Chelsea owner Roman Abramovich has climbed to eighth on the Sunday Times Rich List after adding nearly £2billion to his net worth.
The Russian businessman, 54, jumped up four spots – from 12th in 2020 into the top ten in 2021.
Abramovich added £1.945bn to his overall worth in the past 12 months thanks to some success in the steel and mining markets.
That takes the Blues owner to a total of £12.101bn – good for eighth on the Sunday Times Rich list 2021.
The list features the wealthiest, UK-based businesspeople – with Abramovich still holding a place on the list despite not stepping foot in the UK in three years due to visa issues.
The Chelsea chief instead has taken up residence in Israel – but was spotted in Sweden for the Women’s Champions League final.
The Blues were thumped 4-0 by Barcelona earlier this month, but Abramovich was spotted sweetly consoling Emma Hayes and her team with a rare public appearance.
However, Abrahomovich still has a way to go to reach the wealth of Sir Leonard Blavatnik, who takes the No1 spot in the 2021 Rich List.
The American-British-Russian businessman boasts nearly DOUBLE the wealth of Abramovich on £23bn.
Only one other company managed to breach the £20bn barrier, with property and internet gurus David and Simon Reuben worth a total of £21.465bn.
Further down the list, former Arsenal shareholder Alisher Usmanov sits in sixth – above Abramovich – worth £13.406bn.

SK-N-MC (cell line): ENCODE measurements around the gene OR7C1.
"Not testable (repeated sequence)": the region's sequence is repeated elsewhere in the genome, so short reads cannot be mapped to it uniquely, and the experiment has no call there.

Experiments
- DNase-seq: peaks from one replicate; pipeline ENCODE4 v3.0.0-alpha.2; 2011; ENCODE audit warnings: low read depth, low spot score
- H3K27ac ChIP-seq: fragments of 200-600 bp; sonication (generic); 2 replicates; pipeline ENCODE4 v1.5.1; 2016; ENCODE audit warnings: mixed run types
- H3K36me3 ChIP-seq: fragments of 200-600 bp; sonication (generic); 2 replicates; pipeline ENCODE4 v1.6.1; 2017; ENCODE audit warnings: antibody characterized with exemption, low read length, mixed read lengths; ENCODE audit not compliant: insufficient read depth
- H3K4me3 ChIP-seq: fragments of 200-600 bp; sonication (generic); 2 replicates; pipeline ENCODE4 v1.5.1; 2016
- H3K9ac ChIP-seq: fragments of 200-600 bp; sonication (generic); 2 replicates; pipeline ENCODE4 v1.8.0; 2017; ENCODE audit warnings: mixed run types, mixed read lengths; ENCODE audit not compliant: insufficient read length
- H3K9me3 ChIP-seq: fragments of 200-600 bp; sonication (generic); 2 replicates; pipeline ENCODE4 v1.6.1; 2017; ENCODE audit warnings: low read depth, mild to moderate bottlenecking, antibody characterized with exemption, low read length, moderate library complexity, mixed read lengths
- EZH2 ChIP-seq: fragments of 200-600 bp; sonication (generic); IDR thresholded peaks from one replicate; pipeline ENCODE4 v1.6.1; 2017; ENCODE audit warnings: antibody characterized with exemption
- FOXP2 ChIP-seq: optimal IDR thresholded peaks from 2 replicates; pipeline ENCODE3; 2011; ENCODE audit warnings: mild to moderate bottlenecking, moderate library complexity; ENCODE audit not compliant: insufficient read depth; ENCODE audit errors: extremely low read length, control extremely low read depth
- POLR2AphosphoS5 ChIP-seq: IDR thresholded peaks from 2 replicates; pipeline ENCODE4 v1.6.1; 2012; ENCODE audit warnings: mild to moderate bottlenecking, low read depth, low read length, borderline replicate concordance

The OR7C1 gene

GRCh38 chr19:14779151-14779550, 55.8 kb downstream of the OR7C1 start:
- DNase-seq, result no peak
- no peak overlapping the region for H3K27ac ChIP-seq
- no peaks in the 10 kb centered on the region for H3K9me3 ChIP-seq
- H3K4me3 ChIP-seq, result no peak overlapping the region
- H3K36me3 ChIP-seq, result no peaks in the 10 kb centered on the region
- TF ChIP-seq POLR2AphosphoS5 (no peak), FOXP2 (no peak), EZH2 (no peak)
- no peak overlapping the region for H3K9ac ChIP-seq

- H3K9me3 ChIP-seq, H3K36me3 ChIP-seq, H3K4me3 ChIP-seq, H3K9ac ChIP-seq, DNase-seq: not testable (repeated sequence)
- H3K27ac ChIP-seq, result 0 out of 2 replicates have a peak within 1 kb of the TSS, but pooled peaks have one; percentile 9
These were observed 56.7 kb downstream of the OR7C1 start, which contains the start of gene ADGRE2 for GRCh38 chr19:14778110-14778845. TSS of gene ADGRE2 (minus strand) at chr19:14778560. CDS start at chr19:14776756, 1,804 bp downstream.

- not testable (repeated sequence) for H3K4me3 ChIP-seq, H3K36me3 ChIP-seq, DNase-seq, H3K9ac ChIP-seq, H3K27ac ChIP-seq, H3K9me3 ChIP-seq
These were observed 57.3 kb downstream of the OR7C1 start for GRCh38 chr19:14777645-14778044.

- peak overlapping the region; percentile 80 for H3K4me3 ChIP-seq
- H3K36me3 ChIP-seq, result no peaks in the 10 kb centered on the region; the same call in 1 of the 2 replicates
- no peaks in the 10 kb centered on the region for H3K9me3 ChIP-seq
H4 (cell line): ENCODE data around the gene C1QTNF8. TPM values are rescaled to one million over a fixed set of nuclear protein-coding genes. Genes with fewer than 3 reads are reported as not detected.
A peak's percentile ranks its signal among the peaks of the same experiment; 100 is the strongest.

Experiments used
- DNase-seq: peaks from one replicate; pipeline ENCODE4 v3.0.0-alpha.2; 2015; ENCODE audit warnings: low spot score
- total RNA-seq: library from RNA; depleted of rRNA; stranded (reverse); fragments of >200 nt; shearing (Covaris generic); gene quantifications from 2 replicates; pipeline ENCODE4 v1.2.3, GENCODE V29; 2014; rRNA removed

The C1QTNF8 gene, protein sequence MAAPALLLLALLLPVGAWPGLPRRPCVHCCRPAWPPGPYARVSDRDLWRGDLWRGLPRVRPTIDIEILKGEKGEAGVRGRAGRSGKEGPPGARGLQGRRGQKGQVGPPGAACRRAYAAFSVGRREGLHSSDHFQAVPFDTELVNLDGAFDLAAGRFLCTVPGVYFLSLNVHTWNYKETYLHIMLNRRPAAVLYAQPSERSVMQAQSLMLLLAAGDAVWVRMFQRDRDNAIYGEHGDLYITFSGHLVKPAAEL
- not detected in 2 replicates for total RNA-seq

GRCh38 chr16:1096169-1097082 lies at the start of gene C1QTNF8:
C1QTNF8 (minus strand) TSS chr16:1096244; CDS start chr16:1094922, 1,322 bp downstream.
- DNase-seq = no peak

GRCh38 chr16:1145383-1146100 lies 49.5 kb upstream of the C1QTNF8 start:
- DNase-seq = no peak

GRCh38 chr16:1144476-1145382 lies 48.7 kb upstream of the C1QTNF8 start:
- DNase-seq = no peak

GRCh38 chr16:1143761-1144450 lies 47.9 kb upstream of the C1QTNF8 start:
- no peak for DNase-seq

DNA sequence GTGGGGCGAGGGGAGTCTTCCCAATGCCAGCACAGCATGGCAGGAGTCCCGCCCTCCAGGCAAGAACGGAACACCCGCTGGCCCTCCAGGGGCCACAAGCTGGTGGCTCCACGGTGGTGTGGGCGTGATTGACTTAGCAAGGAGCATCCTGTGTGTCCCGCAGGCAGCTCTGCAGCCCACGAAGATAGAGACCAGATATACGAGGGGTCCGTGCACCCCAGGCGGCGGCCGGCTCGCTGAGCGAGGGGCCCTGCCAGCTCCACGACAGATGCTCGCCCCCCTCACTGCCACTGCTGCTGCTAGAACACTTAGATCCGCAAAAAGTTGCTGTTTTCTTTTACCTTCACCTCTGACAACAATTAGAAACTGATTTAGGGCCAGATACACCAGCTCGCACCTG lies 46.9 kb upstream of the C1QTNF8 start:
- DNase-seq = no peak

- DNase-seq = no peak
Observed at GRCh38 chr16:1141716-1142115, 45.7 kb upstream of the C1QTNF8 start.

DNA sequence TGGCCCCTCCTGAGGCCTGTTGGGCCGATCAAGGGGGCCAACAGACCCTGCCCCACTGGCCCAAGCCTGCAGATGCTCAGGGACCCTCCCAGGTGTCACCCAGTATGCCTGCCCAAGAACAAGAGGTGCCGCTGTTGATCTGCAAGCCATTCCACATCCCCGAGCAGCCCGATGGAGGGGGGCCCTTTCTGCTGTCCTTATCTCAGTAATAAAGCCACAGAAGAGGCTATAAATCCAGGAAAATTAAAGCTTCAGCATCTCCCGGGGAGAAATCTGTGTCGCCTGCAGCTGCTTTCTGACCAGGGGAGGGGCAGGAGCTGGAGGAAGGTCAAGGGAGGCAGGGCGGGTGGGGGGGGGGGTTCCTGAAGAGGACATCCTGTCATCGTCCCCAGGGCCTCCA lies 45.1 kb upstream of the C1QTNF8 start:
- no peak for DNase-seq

Despite rumours he could sell, Abramovich recently revealed his desire to stay on as Chelsea owner.
In March, his visa problems and inability to watch live games, plus the delay on proposed plans to demolish and rebuild the stadium – at an estimated personal cost of £1bn – had led to speculation he was preparing to walk away.
But in a rare interview with Forbes, Abramovich doubled down on his desire to lead Chelsea into the future.
The Russian said: “The ambitions are as true now as they were when I first became owner.
“I hope that can be seen through the work we have been doing on and off the pitch over the last 17 years.
“Chelsea has a very rich history, and I feel extremely fortunate to play a part in that.
“The club was here before me, and will be here after me, but my job is to ensure we are as successful as we can be today, as well as build for the future.
“That’s why the success of our academy at Cobham [training ground] is so important to me.”
During the first coronavirus lockdown of 2020, Chelsea and Abramovich earned rave reviews for the willingness and speed with which they acted to help their staff and people in their local area.
When football was shut down and other clubs were making staff redundant, Chelsea continued to pay all staff as if matches were being played.
They also offered free meals and accommodation to local NHS staff and provided online programmes for the youth and the elderly.
They also partnered with the domestic violence charity Refuge to raise awareness and funds – with more than £600,000 being raised by fans.